The Bill

Graham and Durbin, both members of the “Gang of 8” that authored a comprehensive immigration reform bill in 2013 yet never made it out of committee, have made it clear that they believe the best way forward is to explore extending Lawful Permanent Resident (LPR) status to Dreamers (the young people who would be affected by the passage of such a law).

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Chicago immigration attorneys, deportation, deportation order, deportation proceedings, lawful permanent residentSometimes, as hard as we fight, we fail to prevent deportation. There are a variety of reasons why your petition or appeal might have been declined, and if you exhaust all possible remedies, you will be removed. However, that does not necessarily end the story. Some admit defeat and resign themselves to building a life in their country of origin, despite not having any experience there since childhood. Others explore the options they have to return to the United States from their position outside. Whichever choice you decide, it is important to understand the odds of being able to return before a bar runs out.

Immigration Bars & Waivers

If you are deported from the United States, an immigration bar will be assessed against you, which can be a term of three, five, 10 or 20 years. It is important to understand, possibly above all else, that the expiration of an immigration bar on your record does not mean that you may simply walk back into the U.S. without any potential problems. It only means you may apply for permission to ask for a new visa or green card. The only way to get around an immigration bar is to apply for one of two types of waivers: first, if you are the spouse or child of a U.S. citizen or lawful permanent resident (green card holder) and your being barred from the U.S. would cause them (not you) exceptional and extremely unusual hardship.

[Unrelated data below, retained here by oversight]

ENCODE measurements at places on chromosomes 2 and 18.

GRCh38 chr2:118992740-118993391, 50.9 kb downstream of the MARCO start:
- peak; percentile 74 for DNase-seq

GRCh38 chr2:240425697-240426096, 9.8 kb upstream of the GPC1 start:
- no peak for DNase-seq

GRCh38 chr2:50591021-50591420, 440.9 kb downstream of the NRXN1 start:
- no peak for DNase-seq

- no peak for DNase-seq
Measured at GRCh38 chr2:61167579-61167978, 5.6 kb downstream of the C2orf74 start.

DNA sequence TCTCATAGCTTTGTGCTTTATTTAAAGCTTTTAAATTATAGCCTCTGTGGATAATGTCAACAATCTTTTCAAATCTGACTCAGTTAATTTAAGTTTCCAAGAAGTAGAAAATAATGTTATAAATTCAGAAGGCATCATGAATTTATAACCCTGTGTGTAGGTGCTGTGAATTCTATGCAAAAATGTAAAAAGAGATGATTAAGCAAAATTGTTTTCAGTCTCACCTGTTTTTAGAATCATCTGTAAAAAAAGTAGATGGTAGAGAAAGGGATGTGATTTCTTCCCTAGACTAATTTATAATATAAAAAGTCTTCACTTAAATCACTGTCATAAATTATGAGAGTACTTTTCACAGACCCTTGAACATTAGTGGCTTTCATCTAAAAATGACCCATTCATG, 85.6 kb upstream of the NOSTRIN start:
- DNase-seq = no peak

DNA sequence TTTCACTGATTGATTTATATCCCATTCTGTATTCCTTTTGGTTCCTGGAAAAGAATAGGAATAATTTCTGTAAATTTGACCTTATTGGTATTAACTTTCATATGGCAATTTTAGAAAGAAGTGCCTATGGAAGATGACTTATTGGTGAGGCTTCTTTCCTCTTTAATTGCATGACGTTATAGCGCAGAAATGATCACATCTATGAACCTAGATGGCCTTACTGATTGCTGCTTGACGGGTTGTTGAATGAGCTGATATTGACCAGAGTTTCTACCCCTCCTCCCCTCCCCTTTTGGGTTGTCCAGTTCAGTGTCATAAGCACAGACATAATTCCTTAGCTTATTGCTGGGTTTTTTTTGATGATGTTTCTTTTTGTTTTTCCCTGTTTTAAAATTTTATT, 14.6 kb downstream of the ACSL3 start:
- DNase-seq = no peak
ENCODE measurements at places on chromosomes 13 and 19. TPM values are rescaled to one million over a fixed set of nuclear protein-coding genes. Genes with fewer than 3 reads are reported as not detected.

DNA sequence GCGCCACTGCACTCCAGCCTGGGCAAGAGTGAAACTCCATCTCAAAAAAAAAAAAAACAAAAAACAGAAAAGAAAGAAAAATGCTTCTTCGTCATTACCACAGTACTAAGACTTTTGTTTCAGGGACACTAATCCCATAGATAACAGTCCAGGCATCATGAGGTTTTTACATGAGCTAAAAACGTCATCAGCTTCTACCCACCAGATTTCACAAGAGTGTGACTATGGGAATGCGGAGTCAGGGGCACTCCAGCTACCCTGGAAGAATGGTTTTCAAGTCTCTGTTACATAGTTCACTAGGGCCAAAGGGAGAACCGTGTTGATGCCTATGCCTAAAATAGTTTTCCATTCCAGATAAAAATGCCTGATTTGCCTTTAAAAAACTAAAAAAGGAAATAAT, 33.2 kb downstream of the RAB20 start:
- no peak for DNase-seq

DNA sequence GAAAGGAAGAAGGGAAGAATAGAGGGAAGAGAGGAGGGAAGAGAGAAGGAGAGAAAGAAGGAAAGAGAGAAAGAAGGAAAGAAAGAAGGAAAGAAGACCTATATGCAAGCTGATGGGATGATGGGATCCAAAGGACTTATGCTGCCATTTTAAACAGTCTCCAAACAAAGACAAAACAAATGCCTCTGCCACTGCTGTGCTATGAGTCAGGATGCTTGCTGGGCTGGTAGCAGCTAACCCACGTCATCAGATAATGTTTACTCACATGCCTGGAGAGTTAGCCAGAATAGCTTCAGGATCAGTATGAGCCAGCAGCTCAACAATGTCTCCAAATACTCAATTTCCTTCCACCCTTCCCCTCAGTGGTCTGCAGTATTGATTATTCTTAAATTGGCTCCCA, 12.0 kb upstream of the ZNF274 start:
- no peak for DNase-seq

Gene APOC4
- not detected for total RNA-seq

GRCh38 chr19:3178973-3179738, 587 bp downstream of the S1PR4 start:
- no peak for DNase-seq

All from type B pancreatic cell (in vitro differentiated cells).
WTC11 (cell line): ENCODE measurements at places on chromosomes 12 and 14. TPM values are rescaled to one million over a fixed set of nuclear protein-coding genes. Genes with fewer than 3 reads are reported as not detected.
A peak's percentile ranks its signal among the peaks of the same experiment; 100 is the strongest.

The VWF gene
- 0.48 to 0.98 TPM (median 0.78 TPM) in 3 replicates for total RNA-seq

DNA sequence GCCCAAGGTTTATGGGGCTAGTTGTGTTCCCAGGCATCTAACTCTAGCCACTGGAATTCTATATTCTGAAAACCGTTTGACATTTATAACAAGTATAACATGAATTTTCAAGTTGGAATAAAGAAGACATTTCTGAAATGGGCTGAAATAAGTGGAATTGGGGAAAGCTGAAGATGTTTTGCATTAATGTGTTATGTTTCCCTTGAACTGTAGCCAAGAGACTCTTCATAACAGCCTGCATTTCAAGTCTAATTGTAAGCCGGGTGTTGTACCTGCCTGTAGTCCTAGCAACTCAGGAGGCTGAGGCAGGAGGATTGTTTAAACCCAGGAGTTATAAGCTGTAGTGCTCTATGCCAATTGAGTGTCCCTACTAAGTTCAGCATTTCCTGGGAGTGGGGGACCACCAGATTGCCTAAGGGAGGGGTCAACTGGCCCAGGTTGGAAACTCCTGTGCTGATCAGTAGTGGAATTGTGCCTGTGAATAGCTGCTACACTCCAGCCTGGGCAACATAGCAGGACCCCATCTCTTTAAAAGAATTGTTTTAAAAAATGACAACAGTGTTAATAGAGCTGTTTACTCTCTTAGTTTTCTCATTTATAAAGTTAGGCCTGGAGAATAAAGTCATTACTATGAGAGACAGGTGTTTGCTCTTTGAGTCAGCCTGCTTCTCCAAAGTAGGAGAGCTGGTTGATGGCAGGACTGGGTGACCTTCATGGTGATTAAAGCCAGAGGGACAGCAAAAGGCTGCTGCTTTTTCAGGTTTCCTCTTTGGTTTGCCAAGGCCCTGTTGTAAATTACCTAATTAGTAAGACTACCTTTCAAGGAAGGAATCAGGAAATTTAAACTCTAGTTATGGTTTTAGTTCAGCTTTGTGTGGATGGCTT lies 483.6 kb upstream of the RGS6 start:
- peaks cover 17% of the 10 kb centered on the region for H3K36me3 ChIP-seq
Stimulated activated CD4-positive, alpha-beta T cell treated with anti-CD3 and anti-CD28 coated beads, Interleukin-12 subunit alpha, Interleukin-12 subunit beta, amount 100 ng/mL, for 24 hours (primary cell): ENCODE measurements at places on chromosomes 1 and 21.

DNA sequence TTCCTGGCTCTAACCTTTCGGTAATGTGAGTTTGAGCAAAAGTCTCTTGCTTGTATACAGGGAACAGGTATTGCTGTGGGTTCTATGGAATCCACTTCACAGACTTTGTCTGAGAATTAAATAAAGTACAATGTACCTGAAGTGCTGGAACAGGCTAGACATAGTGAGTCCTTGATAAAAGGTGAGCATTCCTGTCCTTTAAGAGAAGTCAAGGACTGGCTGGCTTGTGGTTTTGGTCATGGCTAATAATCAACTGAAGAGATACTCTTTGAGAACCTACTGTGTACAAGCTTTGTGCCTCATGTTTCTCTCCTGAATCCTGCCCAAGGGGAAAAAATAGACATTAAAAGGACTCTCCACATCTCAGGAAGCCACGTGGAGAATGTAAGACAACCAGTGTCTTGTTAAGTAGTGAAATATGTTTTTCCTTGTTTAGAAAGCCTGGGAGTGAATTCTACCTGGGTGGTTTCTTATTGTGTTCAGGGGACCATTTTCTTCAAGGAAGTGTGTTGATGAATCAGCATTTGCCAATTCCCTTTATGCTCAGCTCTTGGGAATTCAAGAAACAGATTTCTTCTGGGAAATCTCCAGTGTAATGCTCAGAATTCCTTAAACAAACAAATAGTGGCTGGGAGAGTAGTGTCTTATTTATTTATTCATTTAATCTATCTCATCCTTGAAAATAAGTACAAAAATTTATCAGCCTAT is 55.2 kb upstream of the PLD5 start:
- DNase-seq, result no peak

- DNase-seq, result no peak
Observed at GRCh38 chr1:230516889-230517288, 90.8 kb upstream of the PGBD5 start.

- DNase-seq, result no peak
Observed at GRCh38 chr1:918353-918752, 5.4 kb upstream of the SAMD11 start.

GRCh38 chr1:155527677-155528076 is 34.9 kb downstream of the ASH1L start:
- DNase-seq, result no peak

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b2ap3_thumbnail_adjustment-of-status-Chicago_20170518-130805_1.jpgImmigrants arrive in the United States each day on nonimmigrant visas, allowing them to remain for a specific period of time, to do specific things. For example, a B2 visa allows someone to come to the U.S. for tourism.

However, if someone decides on a new path, or has the chance to do something different—for example, a foreign student finding a job in the United States—then he or she usually must become a lawful permanent resident (LPR) in order to do so. Some people can do so by filing for what is referred to as an adjustment of status (AOS) within the country. Still, some people are denied this opportunity. It is generally necessary to familiarize yourself with the AOS procedure before moving ahead.

The Basics